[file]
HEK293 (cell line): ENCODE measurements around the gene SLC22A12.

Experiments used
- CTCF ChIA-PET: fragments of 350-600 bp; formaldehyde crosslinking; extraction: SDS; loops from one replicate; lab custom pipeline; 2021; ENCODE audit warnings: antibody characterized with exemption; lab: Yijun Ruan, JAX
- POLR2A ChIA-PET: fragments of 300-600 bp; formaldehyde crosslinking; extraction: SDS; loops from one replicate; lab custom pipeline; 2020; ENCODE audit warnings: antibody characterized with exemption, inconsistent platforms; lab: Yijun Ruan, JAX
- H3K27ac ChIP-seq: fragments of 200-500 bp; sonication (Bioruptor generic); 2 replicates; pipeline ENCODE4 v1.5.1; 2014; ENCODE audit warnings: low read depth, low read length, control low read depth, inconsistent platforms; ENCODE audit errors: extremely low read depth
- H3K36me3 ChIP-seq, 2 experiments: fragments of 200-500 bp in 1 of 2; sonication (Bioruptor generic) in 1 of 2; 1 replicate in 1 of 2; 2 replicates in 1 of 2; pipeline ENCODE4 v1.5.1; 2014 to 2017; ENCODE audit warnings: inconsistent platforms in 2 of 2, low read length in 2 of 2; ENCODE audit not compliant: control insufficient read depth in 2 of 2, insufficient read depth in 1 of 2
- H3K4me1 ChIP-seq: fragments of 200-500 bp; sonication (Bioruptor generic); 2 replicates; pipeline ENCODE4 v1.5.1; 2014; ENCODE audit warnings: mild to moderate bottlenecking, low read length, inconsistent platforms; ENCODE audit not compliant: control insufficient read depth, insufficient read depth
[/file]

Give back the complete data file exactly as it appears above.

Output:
HEK293 (cell line): ENCODE measurements around the gene SLC22A12.

Experiments used
- CTCF ChIA-PET: fragments of 350-600 bp; formaldehyde crosslinking; extraction: SDS; loops from one replicate; lab custom pipeline; 2021; ENCODE audit warnings: antibody characterized with exemption; lab: Yijun Ruan, JAX
- POLR2A ChIA-PET: fragments of 300-600 bp; formaldehyde crosslinking; extraction: SDS; loops from one replicate; lab custom pipeline; 2020; ENCODE audit warnings: antibody characterized with exemption, inconsistent platforms; lab: Yijun Ruan, JAX
- H3K27ac ChIP-seq: fragments of 200-500 bp; sonication (Bioruptor generic); 2 replicates; pipeline ENCODE4 v1.5.1; 2014; ENCODE audit warnings: low read depth, low read length, control low read depth, inconsistent platforms; ENCODE audit errors: extremely low read depth
- H3K36me3 ChIP-seq, 2 experiments: fragments of 200-500 bp in 1 of 2; sonication (Bioruptor generic) in 1 of 2; 1 replicate in 1 of 2; 2 replicates in 1 of 2; pipeline ENCODE4 v1.5.1; 2014 to 2017; ENCODE audit warnings: inconsistent platforms in 2 of 2, low read length in 2 of 2; ENCODE audit not compliant: control insufficient read depth in 2 of 2, insufficient read depth in 1 of 2
- H3K4me1 ChIP-seq: fragments of 200-500 bp; sonication (Bioruptor generic); 2 replicates; pipeline ENCODE4 v1.5.1; 2014; ENCODE audit warnings: mild to moderate bottlenecking, low read length, inconsistent platforms; ENCODE audit not compliant: control insufficient read depth, insufficient read depth